An insurer was not required to defend a debt collection law firm that was sued after it accidentally prosecuted the wrong person under exclusion in its coverage, a federal court of appeal ruled on Wednesday. ]. Louis i Rodenburg LLP v. Certain Underwriters at Lloyd & # 39; s of London, The Cincinnati Insurance Co.
In early November 2016, Rodenburg issued a letter of intent to garner Williams 'wages at the residential address associated with the debt, but when it received no response, it then served Williams' employer with a garnish to notice.
Ms. Williams is said to have informed Rodenburg in December that she was not the debtor against whom it had a standard judgment, but the law firm would have ignored this information and insured her salaries for six weeks. After a lawyer informed the company that Charlene Williams was wrong, it stopped the garnishment and returned the garnished funds.
Ms. Williams then sued the law firm, citing partial violations of the law on fair debt collection, claiming that her actions had caused her emotional distress, among other effects. The case was decided according to the judgment, which did not disclose the settlement amount.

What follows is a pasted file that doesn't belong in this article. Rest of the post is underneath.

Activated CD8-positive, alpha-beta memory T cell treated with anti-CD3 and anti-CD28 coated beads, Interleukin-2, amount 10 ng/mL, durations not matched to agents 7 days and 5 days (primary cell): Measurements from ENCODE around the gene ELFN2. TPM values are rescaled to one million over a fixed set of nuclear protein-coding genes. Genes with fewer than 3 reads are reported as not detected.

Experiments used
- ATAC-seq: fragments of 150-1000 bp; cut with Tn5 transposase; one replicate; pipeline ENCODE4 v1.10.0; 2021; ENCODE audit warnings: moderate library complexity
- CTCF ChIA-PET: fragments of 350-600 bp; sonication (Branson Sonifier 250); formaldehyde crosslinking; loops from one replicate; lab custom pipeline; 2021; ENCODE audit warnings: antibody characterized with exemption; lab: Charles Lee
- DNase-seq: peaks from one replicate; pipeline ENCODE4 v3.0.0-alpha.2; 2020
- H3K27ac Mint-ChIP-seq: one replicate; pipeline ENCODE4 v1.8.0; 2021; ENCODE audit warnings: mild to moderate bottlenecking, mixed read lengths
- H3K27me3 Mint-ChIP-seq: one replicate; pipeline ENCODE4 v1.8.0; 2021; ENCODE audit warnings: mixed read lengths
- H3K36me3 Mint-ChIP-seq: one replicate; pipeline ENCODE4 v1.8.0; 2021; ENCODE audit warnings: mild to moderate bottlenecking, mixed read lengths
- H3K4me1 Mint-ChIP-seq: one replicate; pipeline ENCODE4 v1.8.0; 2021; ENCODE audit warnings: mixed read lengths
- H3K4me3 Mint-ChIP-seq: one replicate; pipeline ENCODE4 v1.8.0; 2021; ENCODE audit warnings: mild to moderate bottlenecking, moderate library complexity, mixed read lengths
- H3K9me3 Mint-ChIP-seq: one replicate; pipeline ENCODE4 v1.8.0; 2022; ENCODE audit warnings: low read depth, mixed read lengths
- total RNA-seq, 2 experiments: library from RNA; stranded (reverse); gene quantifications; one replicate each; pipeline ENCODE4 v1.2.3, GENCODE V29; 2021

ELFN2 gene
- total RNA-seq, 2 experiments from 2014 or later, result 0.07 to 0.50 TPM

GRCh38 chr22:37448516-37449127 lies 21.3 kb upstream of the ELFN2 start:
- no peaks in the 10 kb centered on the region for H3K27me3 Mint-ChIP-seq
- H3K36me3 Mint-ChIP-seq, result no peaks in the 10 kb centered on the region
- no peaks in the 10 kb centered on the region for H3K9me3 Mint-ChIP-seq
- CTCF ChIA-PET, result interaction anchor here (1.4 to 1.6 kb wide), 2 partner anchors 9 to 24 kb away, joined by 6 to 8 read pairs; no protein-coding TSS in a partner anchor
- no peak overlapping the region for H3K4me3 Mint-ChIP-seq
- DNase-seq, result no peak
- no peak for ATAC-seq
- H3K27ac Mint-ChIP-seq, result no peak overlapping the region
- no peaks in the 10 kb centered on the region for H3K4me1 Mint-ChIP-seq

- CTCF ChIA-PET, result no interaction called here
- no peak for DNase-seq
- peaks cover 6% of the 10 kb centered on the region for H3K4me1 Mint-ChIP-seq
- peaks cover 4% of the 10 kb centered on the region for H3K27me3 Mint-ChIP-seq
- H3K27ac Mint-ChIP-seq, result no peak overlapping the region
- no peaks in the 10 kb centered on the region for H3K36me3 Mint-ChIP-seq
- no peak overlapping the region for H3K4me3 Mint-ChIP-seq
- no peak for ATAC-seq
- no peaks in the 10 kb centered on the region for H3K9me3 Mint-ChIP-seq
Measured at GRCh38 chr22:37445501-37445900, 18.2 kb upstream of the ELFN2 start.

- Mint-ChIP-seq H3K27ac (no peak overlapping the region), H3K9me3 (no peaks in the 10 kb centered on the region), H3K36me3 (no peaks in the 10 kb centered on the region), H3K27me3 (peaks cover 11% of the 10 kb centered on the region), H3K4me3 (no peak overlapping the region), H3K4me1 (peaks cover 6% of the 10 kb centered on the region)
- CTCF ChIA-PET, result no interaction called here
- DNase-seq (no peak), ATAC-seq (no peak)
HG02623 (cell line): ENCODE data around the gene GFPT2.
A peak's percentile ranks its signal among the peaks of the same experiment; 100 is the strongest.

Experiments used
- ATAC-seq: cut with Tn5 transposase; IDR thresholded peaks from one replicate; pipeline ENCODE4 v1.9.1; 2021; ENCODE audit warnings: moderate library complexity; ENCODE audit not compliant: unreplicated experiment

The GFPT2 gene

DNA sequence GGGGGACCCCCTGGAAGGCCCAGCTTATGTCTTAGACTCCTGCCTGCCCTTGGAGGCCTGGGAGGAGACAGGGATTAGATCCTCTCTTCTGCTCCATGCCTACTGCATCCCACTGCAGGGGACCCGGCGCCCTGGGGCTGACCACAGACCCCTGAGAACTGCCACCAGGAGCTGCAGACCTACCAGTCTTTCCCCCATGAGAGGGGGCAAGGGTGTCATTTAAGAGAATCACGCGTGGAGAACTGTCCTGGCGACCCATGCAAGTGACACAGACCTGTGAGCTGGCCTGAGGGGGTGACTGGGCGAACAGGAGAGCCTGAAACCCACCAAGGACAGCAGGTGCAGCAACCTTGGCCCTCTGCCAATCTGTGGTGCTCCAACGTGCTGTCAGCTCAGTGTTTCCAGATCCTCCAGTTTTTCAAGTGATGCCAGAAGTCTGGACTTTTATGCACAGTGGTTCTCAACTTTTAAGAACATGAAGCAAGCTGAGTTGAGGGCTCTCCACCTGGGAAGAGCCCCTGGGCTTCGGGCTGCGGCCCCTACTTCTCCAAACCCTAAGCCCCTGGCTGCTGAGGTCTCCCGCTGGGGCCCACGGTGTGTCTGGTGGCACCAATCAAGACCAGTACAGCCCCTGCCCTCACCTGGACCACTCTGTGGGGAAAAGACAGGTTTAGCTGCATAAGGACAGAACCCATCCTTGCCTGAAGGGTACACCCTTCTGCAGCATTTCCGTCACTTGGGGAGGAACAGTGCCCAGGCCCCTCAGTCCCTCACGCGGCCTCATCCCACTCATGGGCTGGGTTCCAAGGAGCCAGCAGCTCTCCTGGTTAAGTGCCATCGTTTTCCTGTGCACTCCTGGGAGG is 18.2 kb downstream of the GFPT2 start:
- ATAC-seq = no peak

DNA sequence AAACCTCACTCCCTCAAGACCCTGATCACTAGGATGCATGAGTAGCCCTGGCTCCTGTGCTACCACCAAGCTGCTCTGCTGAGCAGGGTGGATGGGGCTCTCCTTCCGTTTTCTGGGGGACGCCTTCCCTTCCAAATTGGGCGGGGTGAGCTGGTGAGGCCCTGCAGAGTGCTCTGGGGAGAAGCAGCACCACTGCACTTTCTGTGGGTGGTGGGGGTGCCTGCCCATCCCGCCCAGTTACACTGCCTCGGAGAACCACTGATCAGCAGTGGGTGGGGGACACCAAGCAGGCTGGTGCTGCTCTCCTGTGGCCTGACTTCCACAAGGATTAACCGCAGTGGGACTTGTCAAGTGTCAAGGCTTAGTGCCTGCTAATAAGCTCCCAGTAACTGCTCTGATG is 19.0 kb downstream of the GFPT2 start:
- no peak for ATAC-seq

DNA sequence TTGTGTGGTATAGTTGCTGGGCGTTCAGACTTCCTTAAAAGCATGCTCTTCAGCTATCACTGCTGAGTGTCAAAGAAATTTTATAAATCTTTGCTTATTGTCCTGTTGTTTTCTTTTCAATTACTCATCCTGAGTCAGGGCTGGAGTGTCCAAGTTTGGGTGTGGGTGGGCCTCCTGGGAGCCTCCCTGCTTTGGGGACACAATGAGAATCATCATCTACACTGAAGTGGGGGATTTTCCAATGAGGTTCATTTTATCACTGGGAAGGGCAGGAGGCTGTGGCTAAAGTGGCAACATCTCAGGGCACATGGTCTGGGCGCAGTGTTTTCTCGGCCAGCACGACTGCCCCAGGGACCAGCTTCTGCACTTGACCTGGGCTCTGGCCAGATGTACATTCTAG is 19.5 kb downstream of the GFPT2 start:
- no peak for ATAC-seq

Rodenburg's insurer, Cincinnati Financial, refused to defend or indemnify Rodenburg, and the law firm filed a lawsuit against the U.S. District Court in Fargo, which granted the insurer a summary judgment dismissing the case.
The decision was upheld by a unanimous appellate board of three judges, which declared a policy exclusion for violations of all constitutions, other than the Consumer Protection Act or the CAN-SPAM Act of 2003, "which prohibits or restricts the transmission, transmission, communication or distribution of material or information "
The Panel agreed with Cincinnati that this included the FDCPA. , and upheld the lower court's judgment.